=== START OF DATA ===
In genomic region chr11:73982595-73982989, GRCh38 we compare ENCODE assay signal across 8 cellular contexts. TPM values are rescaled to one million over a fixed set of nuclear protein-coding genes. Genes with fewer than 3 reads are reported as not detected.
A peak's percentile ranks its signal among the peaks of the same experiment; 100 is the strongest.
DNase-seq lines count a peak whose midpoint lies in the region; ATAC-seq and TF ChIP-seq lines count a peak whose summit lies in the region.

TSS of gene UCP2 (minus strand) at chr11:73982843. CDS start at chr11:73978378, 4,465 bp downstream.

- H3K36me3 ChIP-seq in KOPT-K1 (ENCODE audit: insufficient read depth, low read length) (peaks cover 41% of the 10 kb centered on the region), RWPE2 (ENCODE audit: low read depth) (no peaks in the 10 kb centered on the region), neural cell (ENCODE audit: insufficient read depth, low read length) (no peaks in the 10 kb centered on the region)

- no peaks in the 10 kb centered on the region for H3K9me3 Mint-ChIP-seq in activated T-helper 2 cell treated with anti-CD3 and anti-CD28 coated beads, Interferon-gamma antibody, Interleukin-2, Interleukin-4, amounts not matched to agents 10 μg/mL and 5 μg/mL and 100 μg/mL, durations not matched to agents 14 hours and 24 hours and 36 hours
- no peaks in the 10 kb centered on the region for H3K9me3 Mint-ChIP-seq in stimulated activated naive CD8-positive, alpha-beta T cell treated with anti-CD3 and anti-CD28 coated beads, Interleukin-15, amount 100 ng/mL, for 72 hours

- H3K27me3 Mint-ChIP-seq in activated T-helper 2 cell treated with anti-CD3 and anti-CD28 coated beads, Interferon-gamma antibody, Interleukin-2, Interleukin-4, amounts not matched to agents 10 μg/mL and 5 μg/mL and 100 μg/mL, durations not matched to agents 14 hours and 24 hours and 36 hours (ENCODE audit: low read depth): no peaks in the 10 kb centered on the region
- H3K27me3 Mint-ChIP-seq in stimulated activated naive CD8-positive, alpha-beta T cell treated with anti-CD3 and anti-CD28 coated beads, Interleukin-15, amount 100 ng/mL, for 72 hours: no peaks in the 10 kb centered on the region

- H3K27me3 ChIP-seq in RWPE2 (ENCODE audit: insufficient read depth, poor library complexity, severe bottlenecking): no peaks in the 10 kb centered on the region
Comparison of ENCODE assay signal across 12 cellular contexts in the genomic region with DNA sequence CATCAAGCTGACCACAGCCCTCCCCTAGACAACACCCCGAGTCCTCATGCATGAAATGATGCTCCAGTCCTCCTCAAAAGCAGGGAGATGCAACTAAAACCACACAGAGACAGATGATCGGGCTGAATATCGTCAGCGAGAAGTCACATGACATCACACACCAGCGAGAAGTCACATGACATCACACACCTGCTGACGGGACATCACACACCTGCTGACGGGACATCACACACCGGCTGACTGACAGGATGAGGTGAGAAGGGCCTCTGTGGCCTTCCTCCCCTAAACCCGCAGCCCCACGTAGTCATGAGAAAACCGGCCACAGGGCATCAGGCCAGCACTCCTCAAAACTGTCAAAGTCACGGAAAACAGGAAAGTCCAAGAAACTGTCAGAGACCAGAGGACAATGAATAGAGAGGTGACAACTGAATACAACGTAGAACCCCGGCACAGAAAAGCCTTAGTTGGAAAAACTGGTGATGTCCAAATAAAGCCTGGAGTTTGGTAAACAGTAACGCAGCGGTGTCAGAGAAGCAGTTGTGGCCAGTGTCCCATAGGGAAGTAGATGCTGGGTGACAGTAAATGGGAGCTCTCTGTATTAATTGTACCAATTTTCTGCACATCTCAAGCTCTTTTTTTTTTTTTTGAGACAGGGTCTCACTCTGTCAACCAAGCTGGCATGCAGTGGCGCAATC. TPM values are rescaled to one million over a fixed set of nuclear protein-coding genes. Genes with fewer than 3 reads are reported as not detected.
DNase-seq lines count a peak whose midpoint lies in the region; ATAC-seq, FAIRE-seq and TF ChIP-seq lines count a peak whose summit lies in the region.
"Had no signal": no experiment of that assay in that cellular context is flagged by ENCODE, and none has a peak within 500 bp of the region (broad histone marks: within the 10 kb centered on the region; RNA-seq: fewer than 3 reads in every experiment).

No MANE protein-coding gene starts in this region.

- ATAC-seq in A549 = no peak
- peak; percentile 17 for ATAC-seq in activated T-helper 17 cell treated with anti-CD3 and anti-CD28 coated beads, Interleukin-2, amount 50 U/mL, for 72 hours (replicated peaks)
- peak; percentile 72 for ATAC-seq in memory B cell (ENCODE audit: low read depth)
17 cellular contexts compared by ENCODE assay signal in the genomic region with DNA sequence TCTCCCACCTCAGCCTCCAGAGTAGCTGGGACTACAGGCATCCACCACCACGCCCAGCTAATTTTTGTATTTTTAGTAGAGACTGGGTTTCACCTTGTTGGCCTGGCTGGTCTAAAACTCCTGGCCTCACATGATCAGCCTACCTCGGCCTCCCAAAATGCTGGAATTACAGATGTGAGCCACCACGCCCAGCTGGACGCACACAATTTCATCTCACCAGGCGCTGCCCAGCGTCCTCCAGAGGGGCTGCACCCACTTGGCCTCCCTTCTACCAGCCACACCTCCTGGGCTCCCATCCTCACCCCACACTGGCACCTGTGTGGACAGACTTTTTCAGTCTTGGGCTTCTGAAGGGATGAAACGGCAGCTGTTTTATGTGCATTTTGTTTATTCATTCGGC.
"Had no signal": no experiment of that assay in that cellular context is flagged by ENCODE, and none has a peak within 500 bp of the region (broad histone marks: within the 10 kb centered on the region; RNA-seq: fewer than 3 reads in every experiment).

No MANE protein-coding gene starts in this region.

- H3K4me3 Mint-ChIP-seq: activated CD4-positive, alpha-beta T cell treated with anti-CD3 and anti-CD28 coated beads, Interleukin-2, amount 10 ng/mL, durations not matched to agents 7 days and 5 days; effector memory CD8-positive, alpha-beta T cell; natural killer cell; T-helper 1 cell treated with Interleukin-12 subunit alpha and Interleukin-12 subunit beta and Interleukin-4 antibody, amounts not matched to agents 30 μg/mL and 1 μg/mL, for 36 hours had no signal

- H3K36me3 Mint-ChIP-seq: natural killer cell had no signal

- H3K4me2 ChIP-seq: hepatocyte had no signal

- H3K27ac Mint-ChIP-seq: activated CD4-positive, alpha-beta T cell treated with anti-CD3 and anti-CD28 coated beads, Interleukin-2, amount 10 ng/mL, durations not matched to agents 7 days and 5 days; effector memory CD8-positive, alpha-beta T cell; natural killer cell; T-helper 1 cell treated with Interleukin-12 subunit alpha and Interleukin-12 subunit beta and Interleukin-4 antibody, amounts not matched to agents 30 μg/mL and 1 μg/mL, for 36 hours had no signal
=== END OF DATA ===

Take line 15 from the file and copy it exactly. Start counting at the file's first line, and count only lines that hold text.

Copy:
- ATAC-seq in A549 = no peak